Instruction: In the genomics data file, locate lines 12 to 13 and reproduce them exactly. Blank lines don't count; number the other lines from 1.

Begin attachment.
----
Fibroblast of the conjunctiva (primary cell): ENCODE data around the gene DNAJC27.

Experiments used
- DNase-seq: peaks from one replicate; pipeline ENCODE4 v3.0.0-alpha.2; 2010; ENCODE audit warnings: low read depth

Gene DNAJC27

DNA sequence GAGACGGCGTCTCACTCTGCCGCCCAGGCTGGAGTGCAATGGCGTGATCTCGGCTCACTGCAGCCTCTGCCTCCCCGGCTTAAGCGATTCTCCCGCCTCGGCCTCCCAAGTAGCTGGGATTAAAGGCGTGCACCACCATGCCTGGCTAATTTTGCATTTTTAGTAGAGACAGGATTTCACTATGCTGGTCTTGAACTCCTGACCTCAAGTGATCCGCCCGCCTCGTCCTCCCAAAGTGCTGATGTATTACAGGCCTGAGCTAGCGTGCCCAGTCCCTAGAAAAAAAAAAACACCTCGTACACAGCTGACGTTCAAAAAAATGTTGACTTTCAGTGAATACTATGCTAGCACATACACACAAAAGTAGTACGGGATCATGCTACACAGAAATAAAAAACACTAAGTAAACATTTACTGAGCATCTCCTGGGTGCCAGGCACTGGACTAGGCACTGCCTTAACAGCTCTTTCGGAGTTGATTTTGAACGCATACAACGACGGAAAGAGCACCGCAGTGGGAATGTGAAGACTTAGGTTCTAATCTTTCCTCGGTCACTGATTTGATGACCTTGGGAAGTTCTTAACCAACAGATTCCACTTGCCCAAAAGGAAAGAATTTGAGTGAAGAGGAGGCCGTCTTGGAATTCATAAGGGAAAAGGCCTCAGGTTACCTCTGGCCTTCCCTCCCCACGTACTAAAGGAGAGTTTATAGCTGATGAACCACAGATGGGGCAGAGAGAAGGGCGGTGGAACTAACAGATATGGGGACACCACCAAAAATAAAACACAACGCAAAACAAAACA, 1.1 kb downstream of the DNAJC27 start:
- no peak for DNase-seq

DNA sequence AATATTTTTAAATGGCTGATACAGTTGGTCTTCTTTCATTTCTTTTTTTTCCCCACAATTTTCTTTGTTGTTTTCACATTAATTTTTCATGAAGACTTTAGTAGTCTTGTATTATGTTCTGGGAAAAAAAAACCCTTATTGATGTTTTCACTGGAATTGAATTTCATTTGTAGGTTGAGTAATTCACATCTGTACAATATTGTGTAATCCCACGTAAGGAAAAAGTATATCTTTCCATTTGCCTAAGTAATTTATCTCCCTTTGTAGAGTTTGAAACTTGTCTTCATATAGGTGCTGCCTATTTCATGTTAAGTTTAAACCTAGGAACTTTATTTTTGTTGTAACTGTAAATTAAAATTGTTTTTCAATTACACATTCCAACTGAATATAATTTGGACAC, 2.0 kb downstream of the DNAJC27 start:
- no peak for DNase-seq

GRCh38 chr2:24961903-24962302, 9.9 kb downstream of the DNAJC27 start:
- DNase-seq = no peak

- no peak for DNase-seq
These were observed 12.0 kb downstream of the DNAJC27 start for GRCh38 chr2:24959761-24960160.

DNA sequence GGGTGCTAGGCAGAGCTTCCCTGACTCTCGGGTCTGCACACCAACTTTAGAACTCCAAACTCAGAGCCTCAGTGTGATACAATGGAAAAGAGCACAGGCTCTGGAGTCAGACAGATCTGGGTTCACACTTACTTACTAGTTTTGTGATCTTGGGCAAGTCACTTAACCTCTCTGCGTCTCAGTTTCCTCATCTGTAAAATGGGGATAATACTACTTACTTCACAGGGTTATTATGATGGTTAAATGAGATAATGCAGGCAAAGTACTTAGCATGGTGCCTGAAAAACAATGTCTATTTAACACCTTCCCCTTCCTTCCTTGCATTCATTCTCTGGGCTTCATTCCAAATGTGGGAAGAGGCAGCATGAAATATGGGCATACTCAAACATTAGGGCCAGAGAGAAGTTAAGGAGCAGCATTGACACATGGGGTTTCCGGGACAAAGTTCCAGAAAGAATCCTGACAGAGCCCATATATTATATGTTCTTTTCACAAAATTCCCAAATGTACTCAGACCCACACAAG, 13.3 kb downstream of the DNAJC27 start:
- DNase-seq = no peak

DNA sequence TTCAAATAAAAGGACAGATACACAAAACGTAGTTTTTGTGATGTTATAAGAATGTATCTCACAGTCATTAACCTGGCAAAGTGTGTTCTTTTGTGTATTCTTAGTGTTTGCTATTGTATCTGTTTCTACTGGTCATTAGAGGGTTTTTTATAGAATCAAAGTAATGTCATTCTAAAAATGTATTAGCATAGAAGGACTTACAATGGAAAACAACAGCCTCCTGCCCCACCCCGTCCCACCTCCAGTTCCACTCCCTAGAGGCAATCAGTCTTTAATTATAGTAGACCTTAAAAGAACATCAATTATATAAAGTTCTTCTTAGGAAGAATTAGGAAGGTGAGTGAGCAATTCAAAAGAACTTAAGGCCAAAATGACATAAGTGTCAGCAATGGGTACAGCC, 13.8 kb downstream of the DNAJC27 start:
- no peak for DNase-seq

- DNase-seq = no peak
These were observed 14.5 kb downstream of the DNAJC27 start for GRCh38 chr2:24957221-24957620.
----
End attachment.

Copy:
These were observed 12.0 kb downstream of the DNAJC27 start for GRCh38 chr2:24959761-24960160.

DNA sequence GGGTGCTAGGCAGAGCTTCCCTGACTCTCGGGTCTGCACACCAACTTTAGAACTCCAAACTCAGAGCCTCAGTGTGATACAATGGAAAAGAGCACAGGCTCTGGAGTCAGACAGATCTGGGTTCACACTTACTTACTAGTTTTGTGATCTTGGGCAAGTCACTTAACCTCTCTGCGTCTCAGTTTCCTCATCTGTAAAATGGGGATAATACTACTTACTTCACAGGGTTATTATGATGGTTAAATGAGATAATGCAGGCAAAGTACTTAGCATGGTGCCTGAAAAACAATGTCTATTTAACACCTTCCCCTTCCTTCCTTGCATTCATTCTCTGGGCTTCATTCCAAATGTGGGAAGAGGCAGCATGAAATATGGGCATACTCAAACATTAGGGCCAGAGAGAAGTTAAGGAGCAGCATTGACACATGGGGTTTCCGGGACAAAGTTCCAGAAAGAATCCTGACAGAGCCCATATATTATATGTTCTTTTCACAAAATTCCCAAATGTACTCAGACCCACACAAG, 13.3 kb downstream of the DNAJC27 start: